An Atlasjet plane crashed shortly before it was due to land in southwest Turkey early Friday, killing all 56 people on board, the airline’s chief executive said. The cause was not immediately known.
A rescue helicopter reached the plane’s wreckage in a mountainous region near the town of Keciborlu, in Isparta province, and reported that no one had survived the crash, airline CEO Tuncay Doganer said.
Pieces of wreckage and personal belongings were strewn across a vast area and rescue crews were seen placing the dead into body bags. Television news channels showed footage of rescue workers in bright yellow jackets walking around the plane’s fuselage, which lay amid rocks and trees on a slope slightly shrouded in fog.
Workers brought in heavy machinery to clear trees and make access to the site easier, state-run news agency Anatolia reported.
‘The plane ... disappeared’
The MD-83, carrying 49 passengers and seven crew members, took off from Istanbul around 1 a.m. headed to Isparta on a flight of about one hour, but went off the radar just before landing at the airport.
“The pilot saw the airport and informed the tower that it was inbound. The plane then disappeared,” Doganer said.
He said the cause of the crash was unknown, but that the weather and visibility were good.
“The weather could not have been better,” he said. Doganer also said the crash “had nothing to do with a technical fault,” though he acknowledged an investigation was required to determine the cause.
Helicopters took off from Ankara, the capital, to search for the plane. It was spotted five hours after it went missing. Transport Minister Binali Yildirim said the plane crashed 7 miles from the Isparta airport.
Families of those onboard first rushed to the airports of Istanbul and Isparta for news of their loved ones and later headed toward the crash scene. Families that had reached the area tried to pass through the security cordon to search for their loved ones, Anatolia reported.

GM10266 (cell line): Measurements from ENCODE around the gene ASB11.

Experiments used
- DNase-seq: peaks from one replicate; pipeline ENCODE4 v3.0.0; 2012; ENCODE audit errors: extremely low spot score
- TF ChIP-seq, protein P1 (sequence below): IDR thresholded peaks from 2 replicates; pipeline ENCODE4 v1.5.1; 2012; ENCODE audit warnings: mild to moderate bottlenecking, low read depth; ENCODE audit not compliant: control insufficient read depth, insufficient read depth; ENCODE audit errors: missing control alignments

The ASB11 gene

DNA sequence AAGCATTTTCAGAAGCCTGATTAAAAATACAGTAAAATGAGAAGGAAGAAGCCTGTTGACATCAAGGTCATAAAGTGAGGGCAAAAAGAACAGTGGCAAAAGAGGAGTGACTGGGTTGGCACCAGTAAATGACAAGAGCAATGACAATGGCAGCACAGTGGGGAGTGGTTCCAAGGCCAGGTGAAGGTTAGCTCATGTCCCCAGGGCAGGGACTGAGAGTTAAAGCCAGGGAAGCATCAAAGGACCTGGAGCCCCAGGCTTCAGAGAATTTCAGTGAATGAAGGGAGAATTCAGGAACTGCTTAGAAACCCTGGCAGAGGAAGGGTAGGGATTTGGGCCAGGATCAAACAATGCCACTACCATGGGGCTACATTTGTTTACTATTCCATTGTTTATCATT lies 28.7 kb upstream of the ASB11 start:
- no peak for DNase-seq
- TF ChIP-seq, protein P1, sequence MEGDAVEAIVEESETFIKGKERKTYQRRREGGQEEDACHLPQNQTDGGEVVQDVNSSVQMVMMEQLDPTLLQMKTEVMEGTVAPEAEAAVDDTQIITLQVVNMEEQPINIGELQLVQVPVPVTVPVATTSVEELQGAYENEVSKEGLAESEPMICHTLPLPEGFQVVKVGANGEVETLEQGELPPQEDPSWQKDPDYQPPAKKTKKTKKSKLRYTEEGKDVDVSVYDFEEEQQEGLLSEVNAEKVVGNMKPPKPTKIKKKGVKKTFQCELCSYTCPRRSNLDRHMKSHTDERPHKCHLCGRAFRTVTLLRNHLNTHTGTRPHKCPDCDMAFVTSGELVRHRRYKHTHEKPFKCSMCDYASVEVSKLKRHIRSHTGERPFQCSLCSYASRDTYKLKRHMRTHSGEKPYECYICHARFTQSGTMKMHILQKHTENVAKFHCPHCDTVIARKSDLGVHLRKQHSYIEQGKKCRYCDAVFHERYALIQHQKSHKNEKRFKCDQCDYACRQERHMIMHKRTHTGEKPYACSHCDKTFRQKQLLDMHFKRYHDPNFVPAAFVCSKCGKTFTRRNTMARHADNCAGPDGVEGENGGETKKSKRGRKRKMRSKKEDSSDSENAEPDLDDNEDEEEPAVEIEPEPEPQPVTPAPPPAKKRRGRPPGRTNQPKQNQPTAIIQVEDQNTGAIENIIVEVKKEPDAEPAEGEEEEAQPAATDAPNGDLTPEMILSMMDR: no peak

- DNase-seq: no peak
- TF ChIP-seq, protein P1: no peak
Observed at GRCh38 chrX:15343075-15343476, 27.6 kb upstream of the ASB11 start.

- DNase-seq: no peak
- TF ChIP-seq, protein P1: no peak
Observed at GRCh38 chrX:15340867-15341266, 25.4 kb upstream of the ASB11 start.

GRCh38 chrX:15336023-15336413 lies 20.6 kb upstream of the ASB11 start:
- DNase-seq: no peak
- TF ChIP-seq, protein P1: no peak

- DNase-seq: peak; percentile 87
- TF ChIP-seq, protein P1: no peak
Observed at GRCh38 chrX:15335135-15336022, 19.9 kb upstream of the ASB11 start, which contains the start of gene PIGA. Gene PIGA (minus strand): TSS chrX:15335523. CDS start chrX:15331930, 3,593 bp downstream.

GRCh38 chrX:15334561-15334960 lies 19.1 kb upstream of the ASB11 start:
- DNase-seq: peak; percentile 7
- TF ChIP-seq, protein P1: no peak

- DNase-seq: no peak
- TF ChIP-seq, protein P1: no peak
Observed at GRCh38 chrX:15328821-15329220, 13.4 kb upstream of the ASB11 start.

Soldiers struggled to keep them out and were assisting distraught relatives.
Sky Turk television showed a woman in tears near the crash site. She said her son was on the plane. “He was due to come home last night,” she sobbed.
Turkish media released a list of passengers. All names were Turkish. The Anatolia agency said passengers included a group of academics planning to take part in a conference on physics at an Isparta university.
Semsettin Uzun, the governor of Isparta, said the crash site was not on the plane’s regular flight route. “It is impossible to understand how the plane” ended up there, said Uzun, who viewed the site from a helicopter.
Local officials said the plane had broken into two pieces, with its fuselage and rear landing in different locations. Anatolia said the plane’s wings and engine were at the top of a hill while the fuselage was 500 feet lower.
Dogan news agency released a transcript of the conversation between the Atlasjet pilot and the Isparta control tower, but the exchange did not indicate the plane was in trouble.
At 1:36 a.m., the pilot was quoted as saying, “Isparta tower, we are inbound.” The tower responded, “Understood, Atlasjet. Continue to approach.”
The civil aviation authority said in a statement that communication with the plane was interrupted on its final approach to Suleyman Demirel airport in Isparta at 1:45 a.m.
Atlasjet, a private airline established in 2001, operates regular flights inside Turkey and chartered flights to Europe and other foreign destinations.
In 2005, one of its planes ran off the runway in winter conditions, but the company had not been involved in any fatal accidents. In August, one of its planes was hijacked by two men who held several passengers hostage for four hours before surrendering.
Previous accidents in Turkey include a Turkish Airlines plane that crashed in January 2003 while attempting to land on a fog-covered runway in the city of Diyarbakir, killing 75 people. Five people survived with injuries.
In May 2003, 62 Spanish soldiers returning from peacekeeping duties in Afghanistan and 13 crew members were killed aboard a Ukrainian charter flight that crashed on a fog-shrouded mountain slope near the Turkish Black Sea port city of Trabzon.
In 1994, a Turkish Airlines jet crashed in the eastern province of Van as the pilot tried to land in a snowstorm despite repeated warnings from the control tower to turn back. Fifty-four people were killed.